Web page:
The Most Pioneering Workplace In The Middle East
If you were asked to nominate where in the world you might find progressive workplaces, where would you choose? Silicon Valley? Sweden? Holland? Well, we’ve travelled the world for over three years. And we have come to a simple conclusion: workplace pioneers can be found anywhere! And no location, culture, or industry is excluded.
We admit, however, that the Middle East had been a blind spot for us until recently. Then, we were invited to Dubai to visit their Knowledge and Human Development Authority (KHDA).
We’ve travelled the world for over three years. And we have come to a simple conclusion: workplace pioneers can be found anywhere! And no location, culture, or industry is excluded.
An oasis of happiness and well-being
We discovered an oasis of happiness and wellbeing. KDHA is also the educational authority of the government of Dubai in the United Arab Emirates. Since 2007, they have overseen the development of private education there.
They are on a mission to transform traditional perceptions of education. They want to help the community make positive changes in how they live their lives. They believe that education should not be to prepare kids for a life of tests. Rather, it should prepare them for the tests of life.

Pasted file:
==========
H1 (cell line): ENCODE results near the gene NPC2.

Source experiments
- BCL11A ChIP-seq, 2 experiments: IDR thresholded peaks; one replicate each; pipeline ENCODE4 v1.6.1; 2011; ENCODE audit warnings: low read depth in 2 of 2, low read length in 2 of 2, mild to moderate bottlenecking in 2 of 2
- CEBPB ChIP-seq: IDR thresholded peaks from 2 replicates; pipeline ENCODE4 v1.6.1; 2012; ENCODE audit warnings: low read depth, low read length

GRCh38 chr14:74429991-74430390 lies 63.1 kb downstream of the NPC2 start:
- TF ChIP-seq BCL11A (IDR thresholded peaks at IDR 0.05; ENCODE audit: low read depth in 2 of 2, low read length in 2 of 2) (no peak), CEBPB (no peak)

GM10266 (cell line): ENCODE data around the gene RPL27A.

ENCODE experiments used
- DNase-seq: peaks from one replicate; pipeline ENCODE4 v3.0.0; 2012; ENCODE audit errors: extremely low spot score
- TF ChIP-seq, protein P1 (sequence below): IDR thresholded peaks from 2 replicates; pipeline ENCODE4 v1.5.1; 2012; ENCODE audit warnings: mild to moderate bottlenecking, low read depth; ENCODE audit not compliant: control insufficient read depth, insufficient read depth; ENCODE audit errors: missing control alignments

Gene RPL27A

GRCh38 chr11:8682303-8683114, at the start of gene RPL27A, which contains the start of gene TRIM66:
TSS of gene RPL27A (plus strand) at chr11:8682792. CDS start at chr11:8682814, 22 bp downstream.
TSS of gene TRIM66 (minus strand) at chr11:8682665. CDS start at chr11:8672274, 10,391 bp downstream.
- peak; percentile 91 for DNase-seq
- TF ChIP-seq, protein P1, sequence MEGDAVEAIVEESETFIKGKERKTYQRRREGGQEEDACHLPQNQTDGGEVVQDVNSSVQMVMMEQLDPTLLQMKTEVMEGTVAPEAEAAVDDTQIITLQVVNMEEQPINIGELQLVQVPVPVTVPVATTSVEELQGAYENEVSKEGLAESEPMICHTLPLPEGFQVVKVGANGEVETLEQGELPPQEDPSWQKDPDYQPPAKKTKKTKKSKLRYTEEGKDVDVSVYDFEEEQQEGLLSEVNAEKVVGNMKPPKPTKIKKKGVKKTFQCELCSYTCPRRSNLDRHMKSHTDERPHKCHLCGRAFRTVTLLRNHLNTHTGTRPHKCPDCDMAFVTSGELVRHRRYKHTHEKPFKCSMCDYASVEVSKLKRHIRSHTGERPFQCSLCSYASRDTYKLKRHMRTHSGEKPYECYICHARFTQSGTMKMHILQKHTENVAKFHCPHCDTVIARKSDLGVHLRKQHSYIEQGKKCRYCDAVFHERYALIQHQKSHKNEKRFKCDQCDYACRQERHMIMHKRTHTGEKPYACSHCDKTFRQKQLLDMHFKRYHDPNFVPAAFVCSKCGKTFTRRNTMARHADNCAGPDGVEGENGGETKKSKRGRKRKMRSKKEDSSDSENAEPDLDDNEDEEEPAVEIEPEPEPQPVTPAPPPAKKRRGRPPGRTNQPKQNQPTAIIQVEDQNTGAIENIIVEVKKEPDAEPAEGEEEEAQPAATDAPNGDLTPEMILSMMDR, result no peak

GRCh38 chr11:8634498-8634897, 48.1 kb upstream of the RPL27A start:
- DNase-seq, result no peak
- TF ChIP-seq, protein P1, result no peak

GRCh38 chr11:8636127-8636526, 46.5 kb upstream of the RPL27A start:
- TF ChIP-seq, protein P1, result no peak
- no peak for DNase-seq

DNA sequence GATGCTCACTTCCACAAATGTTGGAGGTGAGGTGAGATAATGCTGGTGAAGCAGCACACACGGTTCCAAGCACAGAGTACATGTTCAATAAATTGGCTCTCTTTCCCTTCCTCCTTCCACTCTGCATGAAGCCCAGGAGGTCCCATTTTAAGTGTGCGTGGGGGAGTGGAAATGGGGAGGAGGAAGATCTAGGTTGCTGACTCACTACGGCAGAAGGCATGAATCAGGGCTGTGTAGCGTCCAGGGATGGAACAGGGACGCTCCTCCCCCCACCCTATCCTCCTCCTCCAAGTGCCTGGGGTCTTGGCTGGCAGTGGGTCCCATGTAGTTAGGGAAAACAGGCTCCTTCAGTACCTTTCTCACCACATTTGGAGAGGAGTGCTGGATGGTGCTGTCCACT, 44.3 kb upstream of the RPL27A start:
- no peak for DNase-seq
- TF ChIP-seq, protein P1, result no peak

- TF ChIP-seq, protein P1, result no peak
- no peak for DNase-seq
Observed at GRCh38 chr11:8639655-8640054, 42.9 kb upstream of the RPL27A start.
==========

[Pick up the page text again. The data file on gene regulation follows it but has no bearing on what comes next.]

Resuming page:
Which is why KHDA places high value on well-being and academic performance. Which means their measures of student success are not just exam results but also how well they thrive in life.
A better world starts with you
A key insight was that if they were to change the attitudes of others they should first change themselves. So, five years ago they embarked on a transformation journey, both as an organization and as people within it.
On our visit, we met Chairman (and team member) Dr. Abdulla Al Karam, and other team members Hajar Alansari, Hind Al Mualla, Jo Maher and Stephanie Price-Whittle.
Education should not be to prepare kids for a life of tests. Rather, it should prepare them for the tests of life.
Put your money where you mouth is
Five years ago, this team set out to build KHDA into a world leader in employee engagement and satisfaction. They aimed to create a “place of prosperity” for all.
By “place of prosperity”, they mean “an open, pleasant and healthy workplace that offers fun, a learning environment where opportunities are part of daily work, and where people are happy and engaged in all they do.”
But KHDA did not just talk about this. They experimented over several years with best practices, with structures, and with new ways of working. The result? They have become one of the most progressive employers in the region.
Governance by the people, for the people
But before experiments were started, KHDA employees were asked to share their views about the transformation journey. In a survey all were asked questions like ‘What is your perception of happiness?’, ‘What is your perception of well-being?’, and ‘What are the best ways to increase levels of happiness and well-being?’
The results led them to abandon conventional HR practices. Instead, they started experiments with management hacks. Here are three they have pioneered in the region:
1. Supportive leadership